2. “Puts” grant the holder or buyer the right to sell the underlying security at the strike price until the expiry date. In turn, the seller or writer of the put has the obligation to buy or take delivery of the underlying security until expiration, if the option holder exercises the option.

Trading stock options generates a lot of brokerage commissions, which is why many young, aggressive brokers specialize in it.

But many of these brokers wind up dropping out of the investment business or choosing another specialty. That’s because it’s impossible to build a lasting clientele by trading stock options, since you place your clients in investments that will almost certainly cause them to lose money.

Even so, many aggressive investors find stock options hard to resist, especially during market upturns.

Here’s a look at seven major pitfalls associated with stock options:

  1. High costs: You pay commissions each time you buy or sell stock options. Commissions eat up a large part of any stock option profits you make, particularly if you trade in small quantities.
  2. Limited room for error: If an option is not sold or exercised prior to its expiration date, it expires and is worthless.
  3. Direction: In order to make money with stock options, you have to be right about the direction of a stock’s price. If you buy a call option, you’re betting the price will rise. With a put option, you’re betting the price will fall.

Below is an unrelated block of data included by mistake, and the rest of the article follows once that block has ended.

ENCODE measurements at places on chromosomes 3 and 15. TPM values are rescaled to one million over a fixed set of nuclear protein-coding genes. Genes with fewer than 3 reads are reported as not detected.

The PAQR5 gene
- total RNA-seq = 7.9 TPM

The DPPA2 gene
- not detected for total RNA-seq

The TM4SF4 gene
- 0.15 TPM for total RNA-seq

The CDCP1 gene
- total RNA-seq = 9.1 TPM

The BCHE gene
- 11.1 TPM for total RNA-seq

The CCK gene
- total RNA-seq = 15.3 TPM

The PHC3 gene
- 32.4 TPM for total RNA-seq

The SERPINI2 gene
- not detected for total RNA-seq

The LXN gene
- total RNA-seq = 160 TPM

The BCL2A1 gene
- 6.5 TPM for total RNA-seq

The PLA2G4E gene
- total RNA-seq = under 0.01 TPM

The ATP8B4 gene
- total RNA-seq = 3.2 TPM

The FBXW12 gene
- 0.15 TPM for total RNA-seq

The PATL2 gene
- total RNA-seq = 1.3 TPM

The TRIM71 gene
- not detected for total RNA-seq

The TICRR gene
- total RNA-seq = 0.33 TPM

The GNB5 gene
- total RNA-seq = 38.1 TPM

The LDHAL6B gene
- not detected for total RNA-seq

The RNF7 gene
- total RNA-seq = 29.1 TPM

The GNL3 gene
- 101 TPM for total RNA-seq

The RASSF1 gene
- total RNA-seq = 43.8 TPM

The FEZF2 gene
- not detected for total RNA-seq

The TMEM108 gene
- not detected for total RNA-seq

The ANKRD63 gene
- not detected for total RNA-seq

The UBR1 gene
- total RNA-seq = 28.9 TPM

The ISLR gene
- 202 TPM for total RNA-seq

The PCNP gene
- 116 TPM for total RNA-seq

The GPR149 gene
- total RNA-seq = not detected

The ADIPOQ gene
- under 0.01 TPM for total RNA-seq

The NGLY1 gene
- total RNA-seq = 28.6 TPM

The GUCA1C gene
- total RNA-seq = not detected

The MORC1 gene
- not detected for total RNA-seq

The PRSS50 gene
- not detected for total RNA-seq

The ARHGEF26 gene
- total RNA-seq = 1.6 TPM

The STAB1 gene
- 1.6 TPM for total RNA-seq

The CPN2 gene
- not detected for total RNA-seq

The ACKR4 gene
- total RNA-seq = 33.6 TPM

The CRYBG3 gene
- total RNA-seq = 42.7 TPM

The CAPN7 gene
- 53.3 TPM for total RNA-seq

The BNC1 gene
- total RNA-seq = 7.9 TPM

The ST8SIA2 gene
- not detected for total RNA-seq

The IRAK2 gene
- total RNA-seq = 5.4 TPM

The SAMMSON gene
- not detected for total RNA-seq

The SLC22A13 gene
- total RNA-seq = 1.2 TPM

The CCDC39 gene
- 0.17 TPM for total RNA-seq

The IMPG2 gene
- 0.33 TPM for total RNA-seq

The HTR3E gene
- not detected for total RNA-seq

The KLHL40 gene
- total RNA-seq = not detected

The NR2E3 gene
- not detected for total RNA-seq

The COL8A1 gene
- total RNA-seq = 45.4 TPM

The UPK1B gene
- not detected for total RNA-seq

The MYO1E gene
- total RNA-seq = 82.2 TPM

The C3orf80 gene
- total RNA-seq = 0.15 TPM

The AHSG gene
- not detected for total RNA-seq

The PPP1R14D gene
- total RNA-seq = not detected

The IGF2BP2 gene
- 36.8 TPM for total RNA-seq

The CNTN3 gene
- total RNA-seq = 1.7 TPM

4. Time: The fact that options are valueless once they expire means an option holder must not only be right about the direction of both the price change in the underlying interest and the magnitude of the move, but also about when the price change will occur.
  5. Magnitude: Assuming you’re right about the direction of the stock price, you must also be able to predict the minimum amount that a stock will move. If the stock moves up or down by only a small amount before expiry, you’ll still lose money.
  6. No ownership rights: Option owners participate only in the potential benefit of the stock’s price movement.
  7. Risk of total loss: An option holder runs a much greater risk of losing the entire amount paid for the option in a relatively short period of time.

What strategies do you employ to help you avoid losing money on your investments?

It’s all too easy to lose money on investments. What steps do you take to balance that risk with the goal of making a substantial return?